Developer Sues Almuñécar

It is hard not to come to the conclusion that the Curumbico Controversy is a problem of Almuñécar Town Halls own making, but let's start at the beginning.

ALM Curumbico WorkBuilt back in the 70s, still in the times of Franco, somebody built a small chalet just above Playa Curumbico, mere metres from the beach. By the time that democracy came and the Junta de Andalucía had come into existence, the house had been in existence too long to come in for demolition for being where it shouldn’t be.

The house fell into disrepair and was semi abandoned when a building developer bought it and decided that he was going to make several flats out of it, making it much bigger than the original building. Amazingly, Almuñécar gave them building permission to do precisely that, despite its location.

But that original house was not the only one that went up above Curumbico because starting in the 60s houses popped up all over the hillside and being almost in the campo, there was no sewage system. This is important to note as a parallel event.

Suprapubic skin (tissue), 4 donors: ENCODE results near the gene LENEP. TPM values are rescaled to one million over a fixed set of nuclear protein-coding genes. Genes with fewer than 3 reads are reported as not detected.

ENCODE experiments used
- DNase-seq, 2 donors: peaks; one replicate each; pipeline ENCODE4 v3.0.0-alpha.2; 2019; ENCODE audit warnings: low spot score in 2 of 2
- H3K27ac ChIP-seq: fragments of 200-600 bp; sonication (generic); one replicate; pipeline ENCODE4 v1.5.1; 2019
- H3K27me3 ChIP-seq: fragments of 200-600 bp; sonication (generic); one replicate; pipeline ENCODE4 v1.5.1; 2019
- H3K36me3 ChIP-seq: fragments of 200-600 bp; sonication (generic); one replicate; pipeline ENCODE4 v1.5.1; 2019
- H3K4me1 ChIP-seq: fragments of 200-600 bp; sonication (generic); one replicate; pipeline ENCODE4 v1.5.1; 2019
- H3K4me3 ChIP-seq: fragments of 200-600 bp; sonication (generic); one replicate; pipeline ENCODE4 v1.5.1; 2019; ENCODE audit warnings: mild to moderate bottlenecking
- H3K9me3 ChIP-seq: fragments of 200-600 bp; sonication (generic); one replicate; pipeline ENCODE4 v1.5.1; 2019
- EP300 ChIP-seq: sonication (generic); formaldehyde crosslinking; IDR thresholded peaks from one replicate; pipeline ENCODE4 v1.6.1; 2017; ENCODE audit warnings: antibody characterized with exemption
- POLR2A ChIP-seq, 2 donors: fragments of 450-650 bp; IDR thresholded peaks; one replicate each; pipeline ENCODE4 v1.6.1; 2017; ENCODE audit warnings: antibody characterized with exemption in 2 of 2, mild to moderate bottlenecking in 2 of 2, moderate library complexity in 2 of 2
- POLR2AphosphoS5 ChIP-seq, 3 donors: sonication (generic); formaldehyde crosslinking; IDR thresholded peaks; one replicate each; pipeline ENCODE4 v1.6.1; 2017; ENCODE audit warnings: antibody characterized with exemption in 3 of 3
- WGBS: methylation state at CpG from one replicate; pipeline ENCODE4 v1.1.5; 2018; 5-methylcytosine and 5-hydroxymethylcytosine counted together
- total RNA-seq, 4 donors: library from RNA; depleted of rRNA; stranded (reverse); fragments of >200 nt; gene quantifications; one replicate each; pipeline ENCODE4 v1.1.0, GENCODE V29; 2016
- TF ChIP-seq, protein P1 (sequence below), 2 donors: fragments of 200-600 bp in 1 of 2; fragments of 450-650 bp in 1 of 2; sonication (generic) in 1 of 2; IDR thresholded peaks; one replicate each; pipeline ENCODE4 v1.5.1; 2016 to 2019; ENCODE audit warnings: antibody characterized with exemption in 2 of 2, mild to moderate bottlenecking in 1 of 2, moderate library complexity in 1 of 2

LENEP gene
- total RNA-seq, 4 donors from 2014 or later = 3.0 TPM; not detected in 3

The developer, Berning Investments INC, started cutting into the hillside in 2013 for their ‘development’ and suddenly there was a landslip that left houses above the work site dangling on the edge of the collapsed hillside. Everybody, including the Town Hall blamed the developers for not reinforcing the hillside properly but they in turn blamed the landslip on sewage seeping into the rocks from above, weakening it.

The latest development is that the company is taking the Town Hall to court for prevaricación ambiental (environmental corruption). They claim that they have approached the Town Hall repeatedly since then to do something about the sewage problem but to no avail.

(News: Almunecar, Costa Tropical, Granada, Andalucia)

  1 comment for “Developer Sues Almuñécar

    December 23, 2021 at 5:12 pm

    It should be noted that the said developer, a Florida based ‘investor’ with a capital of 100 US dollars that also owns 100% of the 3,000 euro capital of the very company that is doing the (illegal but uncontrolled) work on site (a type of ‘legal construction’ very helpful in some operations), robbed the neighbours not only of their peace, but also of the stairs that gave (legally protected) access to playa Curumbico and of the end of a street, calle Ibiza, that actually had two historical connections with the next one, calle Mallorca, allowing for residents and visitors to walk from Cabria to Curumbico, and from there to the Torre del Diablo and to barranco de Enmedio. One neighbour was even robbed of his land. Previous politicians were alerted but never took the matter seriously, leaving the landscape (and the community) now permanently scarred. This is called dereliction of public duty. It usually does not come for free.

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